Monday, April 10, 2017

Week Fourteen Prompt: To Separate?

Deciding how to shelve collections can be a very difficult decision. On one hand, we want to "save the time of the reader". On the other hand, we may actually be making titles more difficult to find by putting them where a library user may not think to look. I am ultimately opposed to treating GLBT and African American titles as special collections including labeling and assigning separate shelving locations.  

It's true that shelving is a method of passive readers' advisory, but I think it's beneficial for librarians to examine their motives for separating fiction. GLBT titles are often the most frequently challenged books, admittedly usually children's and YA titles, but adult titles may be challenged because they may fall into the hands of a child. Moving "undesirable" titles to a separate collection is often a compromise when materials are challenged, as well as a method of keeping materials from their intended audience.  

Separate shelving may have a chilling effect on reading. The American Library Association is opposed to labeling, thus presumably opposed to separately shelving, GLBT collections. Identifying books as GLBT "may prevent library users from accessing them for fear of being outed" (American library Association). Shelving African American collections separately may also keep readers away from checking out titles because they assume the books "aren't for them".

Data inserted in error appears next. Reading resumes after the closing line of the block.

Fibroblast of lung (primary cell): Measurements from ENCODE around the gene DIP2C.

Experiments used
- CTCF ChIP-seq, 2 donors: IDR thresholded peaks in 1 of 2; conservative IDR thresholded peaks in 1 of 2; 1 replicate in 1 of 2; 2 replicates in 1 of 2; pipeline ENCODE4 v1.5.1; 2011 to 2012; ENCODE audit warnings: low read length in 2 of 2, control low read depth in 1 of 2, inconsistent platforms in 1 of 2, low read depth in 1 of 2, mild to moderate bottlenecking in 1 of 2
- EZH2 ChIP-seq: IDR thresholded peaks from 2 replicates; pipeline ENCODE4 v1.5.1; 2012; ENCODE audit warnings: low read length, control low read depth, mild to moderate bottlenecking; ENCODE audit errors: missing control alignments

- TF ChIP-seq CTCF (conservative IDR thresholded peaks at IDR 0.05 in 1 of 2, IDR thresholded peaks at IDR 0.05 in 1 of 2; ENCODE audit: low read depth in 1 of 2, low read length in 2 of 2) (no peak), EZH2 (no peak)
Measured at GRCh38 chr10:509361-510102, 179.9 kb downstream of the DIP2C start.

I question whether GLBT and African American fiction really separate genres, and I think it's reductive to ignore the diversity of GLBT and African American authors and shelve them together regardless of subject matter. N.K. Jemisin wrote an excellent take on this issue upon finding her science fiction/fantasy series shelved in the African American fiction section of a public library.

Joyce Saricks wrote in a 2006 Booklist article that sometimes we focus too much on genre and get caught up in how to classify a book that seemingly defies classification. This dilemma often is resolved by shelving materials where we think our users would look. (Saricks, 2006). What about Beverly Jenkins? Should she be with Romance or in African American fiction? Does James Baldwin go in the GLBT, African American, or classic section?

I think good cataloging and readers' advisory, including passive RA techniques like reading lists, social media posts, and finding aids are the best way to promote these collections.

The American Library Association. Open to all: serving the GLBT community in your library.

Saricks, J. (2006). Thinking outside the genre and Dewey boxes. Booklist. 1 March 2006.


  1. I agree that separation could have a chilling effect, as you put it. My library is in a very conservative area. I would worry that separating these titles would give the patrons the similar feeling of self-consciousness as they have when looking through the YA section as an adult.

  2. Darcy,

    I want to comment on your statement about good cataloging to promote the library's collection.

    I agree that a good catalog record makes it easier for the patron, Reference Librarian, and the Reader Advisory Librarian. For example, using MARC 21 rule set the 520 field is the summary field. It is very important for the cataloger to have a summary that is correct and interesting.